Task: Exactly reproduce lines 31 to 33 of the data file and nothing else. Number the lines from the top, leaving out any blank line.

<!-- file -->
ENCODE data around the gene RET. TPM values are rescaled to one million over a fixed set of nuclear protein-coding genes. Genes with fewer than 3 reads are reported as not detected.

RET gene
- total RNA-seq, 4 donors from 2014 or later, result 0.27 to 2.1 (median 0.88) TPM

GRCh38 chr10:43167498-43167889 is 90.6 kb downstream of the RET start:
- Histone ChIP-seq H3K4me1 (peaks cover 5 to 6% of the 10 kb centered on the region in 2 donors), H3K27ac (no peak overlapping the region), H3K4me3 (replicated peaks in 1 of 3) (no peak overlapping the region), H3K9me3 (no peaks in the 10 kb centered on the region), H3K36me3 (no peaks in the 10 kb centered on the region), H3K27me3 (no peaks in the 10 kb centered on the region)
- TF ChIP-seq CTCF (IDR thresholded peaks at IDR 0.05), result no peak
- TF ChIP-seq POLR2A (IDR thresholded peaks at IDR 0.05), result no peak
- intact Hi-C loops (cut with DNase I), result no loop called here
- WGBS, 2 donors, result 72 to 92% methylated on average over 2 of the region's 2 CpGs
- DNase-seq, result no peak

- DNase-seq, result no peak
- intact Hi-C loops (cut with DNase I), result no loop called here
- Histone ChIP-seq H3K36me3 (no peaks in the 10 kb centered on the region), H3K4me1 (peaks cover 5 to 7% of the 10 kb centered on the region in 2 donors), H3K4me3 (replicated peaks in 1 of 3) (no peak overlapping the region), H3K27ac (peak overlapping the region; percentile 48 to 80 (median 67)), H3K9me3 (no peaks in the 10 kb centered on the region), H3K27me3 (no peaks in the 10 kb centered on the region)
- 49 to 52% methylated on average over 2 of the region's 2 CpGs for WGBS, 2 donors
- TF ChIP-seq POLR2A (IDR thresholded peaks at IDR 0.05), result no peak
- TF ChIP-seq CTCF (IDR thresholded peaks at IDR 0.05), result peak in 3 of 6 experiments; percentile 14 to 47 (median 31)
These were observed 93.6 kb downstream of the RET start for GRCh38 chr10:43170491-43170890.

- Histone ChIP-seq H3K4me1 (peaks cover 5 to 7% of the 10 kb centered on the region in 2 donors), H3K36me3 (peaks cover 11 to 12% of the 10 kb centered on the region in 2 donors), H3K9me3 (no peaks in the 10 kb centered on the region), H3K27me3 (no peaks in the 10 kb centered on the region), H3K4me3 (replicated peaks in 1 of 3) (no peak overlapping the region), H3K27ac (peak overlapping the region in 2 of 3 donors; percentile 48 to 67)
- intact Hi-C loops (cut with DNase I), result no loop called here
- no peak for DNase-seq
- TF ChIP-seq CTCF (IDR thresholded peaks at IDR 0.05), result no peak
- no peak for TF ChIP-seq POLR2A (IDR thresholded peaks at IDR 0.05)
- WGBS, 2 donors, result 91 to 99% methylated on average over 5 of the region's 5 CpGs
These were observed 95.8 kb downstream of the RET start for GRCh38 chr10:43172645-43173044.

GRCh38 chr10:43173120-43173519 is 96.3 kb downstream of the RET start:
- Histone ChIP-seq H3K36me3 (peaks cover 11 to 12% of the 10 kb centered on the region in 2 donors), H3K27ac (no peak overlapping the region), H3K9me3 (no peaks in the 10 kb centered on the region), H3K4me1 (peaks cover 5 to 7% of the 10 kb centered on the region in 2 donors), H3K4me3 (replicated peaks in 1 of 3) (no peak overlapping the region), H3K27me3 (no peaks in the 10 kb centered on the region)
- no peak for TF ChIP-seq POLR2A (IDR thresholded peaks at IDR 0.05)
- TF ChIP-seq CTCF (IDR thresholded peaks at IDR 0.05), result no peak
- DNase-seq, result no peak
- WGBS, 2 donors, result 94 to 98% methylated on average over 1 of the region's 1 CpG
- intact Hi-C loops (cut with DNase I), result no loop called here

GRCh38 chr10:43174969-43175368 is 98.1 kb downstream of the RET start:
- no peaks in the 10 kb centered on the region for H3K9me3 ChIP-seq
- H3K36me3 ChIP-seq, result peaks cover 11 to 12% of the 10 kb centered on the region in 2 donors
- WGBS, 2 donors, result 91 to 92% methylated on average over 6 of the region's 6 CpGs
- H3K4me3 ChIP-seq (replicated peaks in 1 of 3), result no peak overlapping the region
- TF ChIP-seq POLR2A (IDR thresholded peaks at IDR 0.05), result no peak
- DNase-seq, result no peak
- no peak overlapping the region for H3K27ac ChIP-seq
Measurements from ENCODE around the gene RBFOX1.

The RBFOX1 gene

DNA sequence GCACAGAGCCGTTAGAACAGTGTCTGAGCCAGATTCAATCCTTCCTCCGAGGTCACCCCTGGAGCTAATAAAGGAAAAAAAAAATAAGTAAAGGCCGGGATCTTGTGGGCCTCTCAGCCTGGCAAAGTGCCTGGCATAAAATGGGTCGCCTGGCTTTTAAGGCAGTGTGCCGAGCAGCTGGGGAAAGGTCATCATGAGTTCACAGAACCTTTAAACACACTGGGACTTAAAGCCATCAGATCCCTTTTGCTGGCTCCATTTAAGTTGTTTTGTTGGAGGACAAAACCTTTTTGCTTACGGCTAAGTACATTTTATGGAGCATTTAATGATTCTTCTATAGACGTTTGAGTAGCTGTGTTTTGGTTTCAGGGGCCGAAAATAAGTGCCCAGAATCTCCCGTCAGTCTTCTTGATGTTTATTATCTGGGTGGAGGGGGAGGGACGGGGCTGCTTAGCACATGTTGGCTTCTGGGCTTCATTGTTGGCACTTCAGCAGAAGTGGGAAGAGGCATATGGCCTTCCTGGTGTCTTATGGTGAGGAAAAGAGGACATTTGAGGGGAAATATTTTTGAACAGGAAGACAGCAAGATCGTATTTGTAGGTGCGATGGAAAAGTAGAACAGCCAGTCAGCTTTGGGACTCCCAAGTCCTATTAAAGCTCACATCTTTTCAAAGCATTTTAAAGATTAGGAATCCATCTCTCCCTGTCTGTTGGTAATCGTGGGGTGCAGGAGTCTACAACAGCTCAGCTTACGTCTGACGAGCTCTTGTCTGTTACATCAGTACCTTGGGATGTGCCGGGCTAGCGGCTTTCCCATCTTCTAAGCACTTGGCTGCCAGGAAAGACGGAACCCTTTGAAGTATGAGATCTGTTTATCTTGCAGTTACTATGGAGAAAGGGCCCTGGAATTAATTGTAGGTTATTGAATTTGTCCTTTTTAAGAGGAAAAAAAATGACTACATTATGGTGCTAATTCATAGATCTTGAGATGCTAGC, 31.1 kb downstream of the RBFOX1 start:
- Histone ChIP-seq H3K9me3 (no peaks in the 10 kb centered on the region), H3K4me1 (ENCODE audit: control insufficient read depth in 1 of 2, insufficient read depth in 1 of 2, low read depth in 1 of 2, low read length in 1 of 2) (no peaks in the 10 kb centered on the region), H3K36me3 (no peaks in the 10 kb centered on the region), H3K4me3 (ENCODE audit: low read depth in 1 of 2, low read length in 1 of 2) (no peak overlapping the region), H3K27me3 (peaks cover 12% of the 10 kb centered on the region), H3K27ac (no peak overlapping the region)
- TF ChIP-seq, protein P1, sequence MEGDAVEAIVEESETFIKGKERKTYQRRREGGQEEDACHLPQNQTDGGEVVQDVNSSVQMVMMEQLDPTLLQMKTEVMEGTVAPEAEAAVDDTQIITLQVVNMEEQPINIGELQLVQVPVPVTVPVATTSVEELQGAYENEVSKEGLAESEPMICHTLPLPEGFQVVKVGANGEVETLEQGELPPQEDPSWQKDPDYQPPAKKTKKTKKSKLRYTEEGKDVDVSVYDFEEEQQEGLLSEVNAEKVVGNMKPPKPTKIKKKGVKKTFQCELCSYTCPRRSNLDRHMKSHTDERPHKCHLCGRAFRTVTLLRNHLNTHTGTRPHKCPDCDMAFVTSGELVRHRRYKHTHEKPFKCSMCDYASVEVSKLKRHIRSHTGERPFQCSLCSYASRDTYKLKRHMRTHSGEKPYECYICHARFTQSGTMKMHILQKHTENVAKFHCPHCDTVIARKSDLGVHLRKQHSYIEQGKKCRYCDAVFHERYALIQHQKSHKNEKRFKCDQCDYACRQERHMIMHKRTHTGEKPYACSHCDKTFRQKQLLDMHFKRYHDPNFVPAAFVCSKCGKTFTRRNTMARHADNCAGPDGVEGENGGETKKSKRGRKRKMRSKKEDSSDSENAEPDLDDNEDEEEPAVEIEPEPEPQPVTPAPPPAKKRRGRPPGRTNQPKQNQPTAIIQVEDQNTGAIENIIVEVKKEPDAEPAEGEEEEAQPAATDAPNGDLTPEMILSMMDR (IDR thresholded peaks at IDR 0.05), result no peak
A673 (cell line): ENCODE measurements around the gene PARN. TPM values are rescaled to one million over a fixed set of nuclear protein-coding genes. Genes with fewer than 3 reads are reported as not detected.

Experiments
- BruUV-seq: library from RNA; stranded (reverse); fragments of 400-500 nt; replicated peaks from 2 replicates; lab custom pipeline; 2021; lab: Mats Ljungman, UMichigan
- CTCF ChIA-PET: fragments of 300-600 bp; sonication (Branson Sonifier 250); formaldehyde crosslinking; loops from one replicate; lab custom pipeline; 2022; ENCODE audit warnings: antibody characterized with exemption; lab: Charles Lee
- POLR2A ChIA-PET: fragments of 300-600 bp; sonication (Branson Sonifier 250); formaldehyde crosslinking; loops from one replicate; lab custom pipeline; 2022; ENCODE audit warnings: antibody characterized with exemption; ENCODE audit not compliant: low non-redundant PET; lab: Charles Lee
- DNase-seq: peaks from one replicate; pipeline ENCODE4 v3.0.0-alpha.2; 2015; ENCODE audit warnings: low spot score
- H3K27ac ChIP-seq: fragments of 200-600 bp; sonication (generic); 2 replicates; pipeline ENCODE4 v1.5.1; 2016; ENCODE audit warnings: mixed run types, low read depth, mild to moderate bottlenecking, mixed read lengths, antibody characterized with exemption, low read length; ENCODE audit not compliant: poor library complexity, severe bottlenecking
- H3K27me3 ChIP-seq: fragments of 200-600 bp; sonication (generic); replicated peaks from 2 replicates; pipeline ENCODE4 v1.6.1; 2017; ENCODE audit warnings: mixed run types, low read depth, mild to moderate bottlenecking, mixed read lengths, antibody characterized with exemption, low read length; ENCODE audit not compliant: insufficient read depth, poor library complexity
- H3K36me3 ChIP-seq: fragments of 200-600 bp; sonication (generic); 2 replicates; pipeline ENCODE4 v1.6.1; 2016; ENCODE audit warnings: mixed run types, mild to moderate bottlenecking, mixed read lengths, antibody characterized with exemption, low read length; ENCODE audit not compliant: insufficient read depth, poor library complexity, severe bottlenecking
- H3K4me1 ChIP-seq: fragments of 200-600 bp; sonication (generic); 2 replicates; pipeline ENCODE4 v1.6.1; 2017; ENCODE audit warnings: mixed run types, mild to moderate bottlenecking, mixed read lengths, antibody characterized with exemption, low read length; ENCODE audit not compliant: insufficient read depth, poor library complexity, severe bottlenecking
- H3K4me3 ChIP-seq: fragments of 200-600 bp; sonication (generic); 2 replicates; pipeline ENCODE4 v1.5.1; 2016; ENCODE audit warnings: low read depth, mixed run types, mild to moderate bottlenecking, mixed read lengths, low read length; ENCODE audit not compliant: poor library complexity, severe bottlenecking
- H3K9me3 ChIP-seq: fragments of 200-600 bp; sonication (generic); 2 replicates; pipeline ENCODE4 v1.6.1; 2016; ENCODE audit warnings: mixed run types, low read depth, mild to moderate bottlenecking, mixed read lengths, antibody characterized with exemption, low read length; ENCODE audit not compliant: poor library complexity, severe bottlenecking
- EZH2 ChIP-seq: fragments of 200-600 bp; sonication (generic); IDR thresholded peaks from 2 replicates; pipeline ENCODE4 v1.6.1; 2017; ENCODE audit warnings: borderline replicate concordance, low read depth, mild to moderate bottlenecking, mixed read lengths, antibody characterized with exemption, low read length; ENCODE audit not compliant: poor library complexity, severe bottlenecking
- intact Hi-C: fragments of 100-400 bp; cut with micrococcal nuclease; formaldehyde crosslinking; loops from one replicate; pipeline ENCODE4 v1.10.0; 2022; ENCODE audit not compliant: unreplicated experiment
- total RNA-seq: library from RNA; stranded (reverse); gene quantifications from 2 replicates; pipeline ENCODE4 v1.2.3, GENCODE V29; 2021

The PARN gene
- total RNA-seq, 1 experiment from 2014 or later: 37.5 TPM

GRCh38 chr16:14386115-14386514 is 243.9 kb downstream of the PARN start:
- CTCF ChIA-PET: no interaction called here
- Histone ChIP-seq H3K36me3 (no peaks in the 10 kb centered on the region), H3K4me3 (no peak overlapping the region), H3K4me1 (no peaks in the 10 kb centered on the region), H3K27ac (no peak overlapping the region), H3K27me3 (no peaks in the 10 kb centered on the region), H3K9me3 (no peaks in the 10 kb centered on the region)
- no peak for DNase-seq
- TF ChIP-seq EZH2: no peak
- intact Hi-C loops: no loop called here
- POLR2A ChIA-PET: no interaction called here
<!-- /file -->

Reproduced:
- intact Hi-C loops (cut with DNase I), result no loop called here

GRCh38 chr10:43174969-43175368 is 98.1 kb downstream of the RET start:
- no peaks in the 10 kb centered on the region for H3K9me3 ChIP-seq